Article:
T HE defence offered by the Government against the Vote of
Censure on Monday had a great effect within the walls of the House of Commons. Members never can resist the enjoyment they derive from epigrammatic points such as Mr. Balfour repeatedly made ; and the speech of Mr. Brodrick, as Minister of War at the time when the dubious transactions occurred, was, from the debating point of view, really a very good one. He whittled away the amount of the losses with great skill, and succeeded in leaving an impression, without precisely saying so, that any comparatively slight blunders he might have made had been caused by the overwhelming amount of work which the war in South Africa had thrown on him, and which he had met, as he plainly intimated, by admirable self-devotion. He evidently considered it a serious argument that he had worked all day and every day as hard as any professional, and Members, who in great numbers accept the theological doctrine that work is a curse, entirely agreed in his self- praise. They forgot for the moment that the business of a Minister is to make other men work, and work correctly, not himself to plunge into those masses of detail which are apt to choke every mind except that of a railway traffic manager, a Gladstone, or a Napoleon. They thought him quite noble for refusing to mention names to which a suspicion of the charge of ineptitude attached, and quite forgot that the Government to which he belongs had, with- out trial, suspended, and therefore called attention to the possible guilt of, a number of officers. It seems never to have occurred to them that if the House of Commons may not hear the names of officers whose conduct it thinks desePres censure, the power of general control supposed to be vested in that House practically disappears, and is transferred to an investigating Commission which may not report for years. Members, who are frightened to death because they think that in the present "swell of the public mind" they may at a Dissolution be dismissed, were delighted to be able to tell their constituents that the losses have been exaggerated, that the Government are just even to a fault, and that the Opposition, even while clamouring for inquiry, are anxious to anticipate its result; and still more delighted to be able to say that Mr. Brodrick in his powerful speech smashed all the charges brought against the Government, and that the Commission, when it has concluded its labours—a conclu- sion which may be reached after the General Election— will probably acquit them of every accusation except over- solicitude in forwarding supplies.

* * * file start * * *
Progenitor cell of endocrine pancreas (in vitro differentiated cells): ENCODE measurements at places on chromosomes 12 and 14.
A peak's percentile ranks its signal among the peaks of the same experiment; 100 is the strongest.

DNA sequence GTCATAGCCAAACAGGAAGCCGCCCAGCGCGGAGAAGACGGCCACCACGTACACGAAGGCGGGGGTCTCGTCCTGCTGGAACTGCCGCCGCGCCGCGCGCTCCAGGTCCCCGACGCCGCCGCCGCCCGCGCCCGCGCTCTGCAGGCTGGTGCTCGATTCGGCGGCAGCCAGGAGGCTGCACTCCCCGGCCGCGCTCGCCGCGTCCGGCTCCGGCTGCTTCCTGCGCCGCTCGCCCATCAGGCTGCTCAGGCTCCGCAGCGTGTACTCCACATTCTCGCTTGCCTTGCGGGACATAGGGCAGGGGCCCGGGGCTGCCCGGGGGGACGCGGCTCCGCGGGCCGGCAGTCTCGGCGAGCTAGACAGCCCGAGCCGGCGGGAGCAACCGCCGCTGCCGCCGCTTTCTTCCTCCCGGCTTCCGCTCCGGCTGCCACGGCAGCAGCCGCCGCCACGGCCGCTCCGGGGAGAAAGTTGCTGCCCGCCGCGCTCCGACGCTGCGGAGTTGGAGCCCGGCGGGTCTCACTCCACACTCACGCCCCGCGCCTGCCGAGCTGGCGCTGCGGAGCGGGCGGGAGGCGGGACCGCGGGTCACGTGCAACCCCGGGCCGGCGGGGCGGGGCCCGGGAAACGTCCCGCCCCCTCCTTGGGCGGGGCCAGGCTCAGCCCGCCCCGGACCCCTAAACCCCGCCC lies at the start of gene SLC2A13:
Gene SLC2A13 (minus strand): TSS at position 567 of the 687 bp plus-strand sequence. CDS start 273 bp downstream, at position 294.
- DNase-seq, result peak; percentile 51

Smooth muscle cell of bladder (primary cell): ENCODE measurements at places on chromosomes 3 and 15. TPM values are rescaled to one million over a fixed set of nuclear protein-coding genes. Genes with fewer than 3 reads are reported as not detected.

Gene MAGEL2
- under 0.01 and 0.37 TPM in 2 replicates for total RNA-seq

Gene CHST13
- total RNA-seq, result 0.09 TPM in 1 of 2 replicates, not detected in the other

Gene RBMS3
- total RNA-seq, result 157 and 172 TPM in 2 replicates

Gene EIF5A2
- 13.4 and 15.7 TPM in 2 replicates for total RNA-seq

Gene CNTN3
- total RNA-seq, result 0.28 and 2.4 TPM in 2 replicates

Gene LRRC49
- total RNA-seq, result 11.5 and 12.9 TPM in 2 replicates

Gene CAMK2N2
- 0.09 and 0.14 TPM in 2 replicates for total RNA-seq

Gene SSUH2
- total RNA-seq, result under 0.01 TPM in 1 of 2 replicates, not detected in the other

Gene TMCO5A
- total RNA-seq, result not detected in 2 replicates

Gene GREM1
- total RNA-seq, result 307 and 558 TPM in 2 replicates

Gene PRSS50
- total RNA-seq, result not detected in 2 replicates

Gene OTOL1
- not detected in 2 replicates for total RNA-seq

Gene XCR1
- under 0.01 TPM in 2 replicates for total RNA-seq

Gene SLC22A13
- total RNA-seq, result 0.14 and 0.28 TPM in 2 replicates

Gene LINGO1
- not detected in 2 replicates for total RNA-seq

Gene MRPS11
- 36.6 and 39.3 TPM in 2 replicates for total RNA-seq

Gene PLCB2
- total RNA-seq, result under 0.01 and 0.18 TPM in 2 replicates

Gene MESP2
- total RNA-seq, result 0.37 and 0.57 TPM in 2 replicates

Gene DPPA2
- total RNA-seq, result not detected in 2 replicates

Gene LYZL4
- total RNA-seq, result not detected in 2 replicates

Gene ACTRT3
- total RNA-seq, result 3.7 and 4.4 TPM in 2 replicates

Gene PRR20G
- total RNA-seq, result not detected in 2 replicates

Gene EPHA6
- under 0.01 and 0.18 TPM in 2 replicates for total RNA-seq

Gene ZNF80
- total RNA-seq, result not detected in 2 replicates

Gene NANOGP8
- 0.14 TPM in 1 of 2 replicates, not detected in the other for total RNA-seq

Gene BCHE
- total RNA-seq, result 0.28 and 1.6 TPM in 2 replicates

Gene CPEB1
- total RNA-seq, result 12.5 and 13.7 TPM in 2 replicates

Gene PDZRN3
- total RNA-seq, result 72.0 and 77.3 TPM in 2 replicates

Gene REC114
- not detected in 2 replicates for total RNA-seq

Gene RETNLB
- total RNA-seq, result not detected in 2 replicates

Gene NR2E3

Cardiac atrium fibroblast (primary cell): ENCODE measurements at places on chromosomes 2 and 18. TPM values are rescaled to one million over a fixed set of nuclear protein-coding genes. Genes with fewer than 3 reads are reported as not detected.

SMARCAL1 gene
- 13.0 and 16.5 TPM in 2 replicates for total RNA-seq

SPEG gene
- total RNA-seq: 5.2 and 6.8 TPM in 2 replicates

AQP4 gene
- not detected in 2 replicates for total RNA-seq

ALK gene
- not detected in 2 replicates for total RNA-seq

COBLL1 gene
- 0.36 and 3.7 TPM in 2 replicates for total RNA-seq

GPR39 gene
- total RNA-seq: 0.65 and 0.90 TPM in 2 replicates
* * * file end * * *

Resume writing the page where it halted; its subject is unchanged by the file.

The judgment of the electors will probably be somewhat different. They are not accusing the Cabinet, as both Mr. Brodrick and Mr. Balfour appear to think, of wilfully wasting the taxpayers' money, or even of being careless 'whether it is wasted or not. They quite acknowledge Mr. Brod.rick's point that a Cabinet is always pleased with a good Budget, and holds the Chancellor of the Exchequer in anxious, not to say timid, reverence. Their accusation against the Government is one of ineptitude, incapacity to manage business, and they may say, with the brutal indifference to minute detail which distinguishes a British crowd, that Mr. Brodrick, who is a truthful man, gave away his whole case in this single passage :—" I am not going to attempt to follow out in detail any of these special contracts to-day. All I say is that I declare that there never was brought to my notice that a system of dual purchase, or buying from the same contractor, was about to be set on foot ; and that if I bad known that it had been set on foot the duty of financial criticism would have been placed on some one, and any such contract would have been dealt with personally, and certainly would never have been allowed to pass." In other words, Mr. Brodrick was deceived by subordinates, whose identity he subsequently admitted that he knew, and whom he refused to name because that would be unjust, but whom apparently he will name a few days later to the Commission. Surely that is an admission, the average elector will say, that the worst of the transactions denounced by Sir William Butler really occurred, and thattheMar Office either knew nothing. about them, or sheltered them out of imbecile "good nature." We suggest that explanation because Mr. Brodrick in a second admission upon which the electors will fasten makes the following to us very remarkable statement :— "I found that the demands from Cape Town for ordnance equipment were on an unprecedented scale. I called Lord Kitchener's attention to these demands, and sent out Sir Fleet- wood Wilson as his financial adviser. Lord Kitchener eventually; reduced these demands very largely, and instituted an inquiry through Sir Fleetwood Wilson which showed that the buying and selling by certain officers had been unwise, and that the loss to the public had amounted to many thousands of pounds. Kis Majesty's Government are accused of laxity in these matters. That telegram first stopped that sort of thing all over South Africa. These officers were sent home, and the usual course was pursued in regard to them. The good nature of every man who could be brought to bear was brought to bear on me to say, after the inquiry, that these officers had been proved to be incompetent, no doubt—I could read Lord Roberts's own minutes—but that they had not been proved to be dishonest, and that they should not be debarred from being employed. The view I took, after consulting adequate legal authority and after consulting my colleagues, was that in high positions connected with the Ordnance Department the country has a right to expect something beyond honesty, that they have a right to expect capacity and that men will not place themselves in such a position as to bring well-merited criticism and discredit upon the Department to which they belong. I believe that is the only single occasion on which, on a military question, I overruled the whole of my military advisers at the War Office. I had behind me the pressure of men of the highest character who urged that these officers should be re- employed in various commands at home; but I insisted that the senior officer should be put on retired pay, and that the second officer should be told that he would never be promoted in any capacity."